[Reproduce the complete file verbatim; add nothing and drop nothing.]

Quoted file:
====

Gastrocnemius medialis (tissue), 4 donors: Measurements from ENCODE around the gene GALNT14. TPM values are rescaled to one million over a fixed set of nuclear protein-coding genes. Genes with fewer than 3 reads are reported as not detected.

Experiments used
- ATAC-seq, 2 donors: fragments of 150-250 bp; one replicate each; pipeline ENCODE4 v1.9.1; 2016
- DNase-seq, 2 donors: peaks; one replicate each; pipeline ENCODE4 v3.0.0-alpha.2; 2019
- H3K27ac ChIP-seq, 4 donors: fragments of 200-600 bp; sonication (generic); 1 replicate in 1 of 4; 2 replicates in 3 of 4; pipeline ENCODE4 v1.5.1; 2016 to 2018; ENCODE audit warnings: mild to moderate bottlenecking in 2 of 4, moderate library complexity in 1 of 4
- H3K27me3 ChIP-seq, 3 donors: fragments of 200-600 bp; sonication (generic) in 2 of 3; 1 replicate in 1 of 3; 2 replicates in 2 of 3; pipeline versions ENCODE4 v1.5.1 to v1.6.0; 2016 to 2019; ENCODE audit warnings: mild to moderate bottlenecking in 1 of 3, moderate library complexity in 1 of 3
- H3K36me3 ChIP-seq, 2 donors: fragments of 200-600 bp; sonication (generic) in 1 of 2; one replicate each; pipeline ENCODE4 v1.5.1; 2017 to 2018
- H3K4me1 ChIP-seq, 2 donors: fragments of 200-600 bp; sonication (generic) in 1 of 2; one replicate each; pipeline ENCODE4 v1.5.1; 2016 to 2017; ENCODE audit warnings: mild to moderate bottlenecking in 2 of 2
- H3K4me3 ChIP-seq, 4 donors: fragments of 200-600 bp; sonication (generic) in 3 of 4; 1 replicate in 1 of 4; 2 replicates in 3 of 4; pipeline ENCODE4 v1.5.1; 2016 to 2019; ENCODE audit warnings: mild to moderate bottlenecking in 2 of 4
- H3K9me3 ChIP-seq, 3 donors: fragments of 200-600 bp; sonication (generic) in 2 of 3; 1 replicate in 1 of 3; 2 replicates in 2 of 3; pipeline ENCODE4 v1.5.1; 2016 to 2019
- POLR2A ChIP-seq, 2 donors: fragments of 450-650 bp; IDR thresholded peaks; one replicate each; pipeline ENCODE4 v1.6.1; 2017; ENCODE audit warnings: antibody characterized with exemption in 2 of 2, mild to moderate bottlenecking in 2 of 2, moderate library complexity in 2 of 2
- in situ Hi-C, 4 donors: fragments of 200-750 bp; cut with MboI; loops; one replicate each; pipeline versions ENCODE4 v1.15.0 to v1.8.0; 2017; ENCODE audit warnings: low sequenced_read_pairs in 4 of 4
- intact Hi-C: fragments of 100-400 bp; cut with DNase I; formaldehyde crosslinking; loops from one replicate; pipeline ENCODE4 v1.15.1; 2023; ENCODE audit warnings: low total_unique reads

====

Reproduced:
Gastrocnemius medialis (tissue), 4 donors: Measurements from ENCODE around the gene GALNT14. TPM values are rescaled to one million over a fixed set of nuclear protein-coding genes. Genes with fewer than 3 reads are reported as not detected.

Experiments used
- ATAC-seq, 2 donors: fragments of 150-250 bp; one replicate each; pipeline ENCODE4 v1.9.1; 2016
- DNase-seq, 2 donors: peaks; one replicate each; pipeline ENCODE4 v3.0.0-alpha.2; 2019
- H3K27ac ChIP-seq, 4 donors: fragments of 200-600 bp; sonication (generic); 1 replicate in 1 of 4; 2 replicates in 3 of 4; pipeline ENCODE4 v1.5.1; 2016 to 2018; ENCODE audit warnings: mild to moderate bottlenecking in 2 of 4, moderate library complexity in 1 of 4
- H3K27me3 ChIP-seq, 3 donors: fragments of 200-600 bp; sonication (generic) in 2 of 3; 1 replicate in 1 of 3; 2 replicates in 2 of 3; pipeline versions ENCODE4 v1.5.1 to v1.6.0; 2016 to 2019; ENCODE audit warnings: mild to moderate bottlenecking in 1 of 3, moderate library complexity in 1 of 3
- H3K36me3 ChIP-seq, 2 donors: fragments of 200-600 bp; sonication (generic) in 1 of 2; one replicate each; pipeline ENCODE4 v1.5.1; 2017 to 2018
- H3K4me1 ChIP-seq, 2 donors: fragments of 200-600 bp; sonication (generic) in 1 of 2; one replicate each; pipeline ENCODE4 v1.5.1; 2016 to 2017; ENCODE audit warnings: mild to moderate bottlenecking in 2 of 2
- H3K4me3 ChIP-seq, 4 donors: fragments of 200-600 bp; sonication (generic) in 3 of 4; 1 replicate in 1 of 4; 2 replicates in 3 of 4; pipeline ENCODE4 v1.5.1; 2016 to 2019; ENCODE audit warnings: mild to moderate bottlenecking in 2 of 4
- H3K9me3 ChIP-seq, 3 donors: fragments of 200-600 bp; sonication (generic) in 2 of 3; 1 replicate in 1 of 3; 2 replicates in 2 of 3; pipeline ENCODE4 v1.5.1; 2016 to 2019
- POLR2A ChIP-seq, 2 donors: fragments of 450-650 bp; IDR thresholded peaks; one replicate each; pipeline ENCODE4 v1.6.1; 2017; ENCODE audit warnings: antibody characterized with exemption in 2 of 2, mild to moderate bottlenecking in 2 of 2, moderate library complexity in 2 of 2
- in situ Hi-C, 4 donors: fragments of 200-750 bp; cut with MboI; loops; one replicate each; pipeline versions ENCODE4 v1.15.0 to v1.8.0; 2017; ENCODE audit warnings: low sequenced_read_pairs in 4 of 4
- intact Hi-C: fragments of 100-400 bp; cut with DNase I; formaldehyde crosslinking; loops from one replicate; pipeline ENCODE4 v1.15.1; 2023; ENCODE audit warnings: low total_unique reads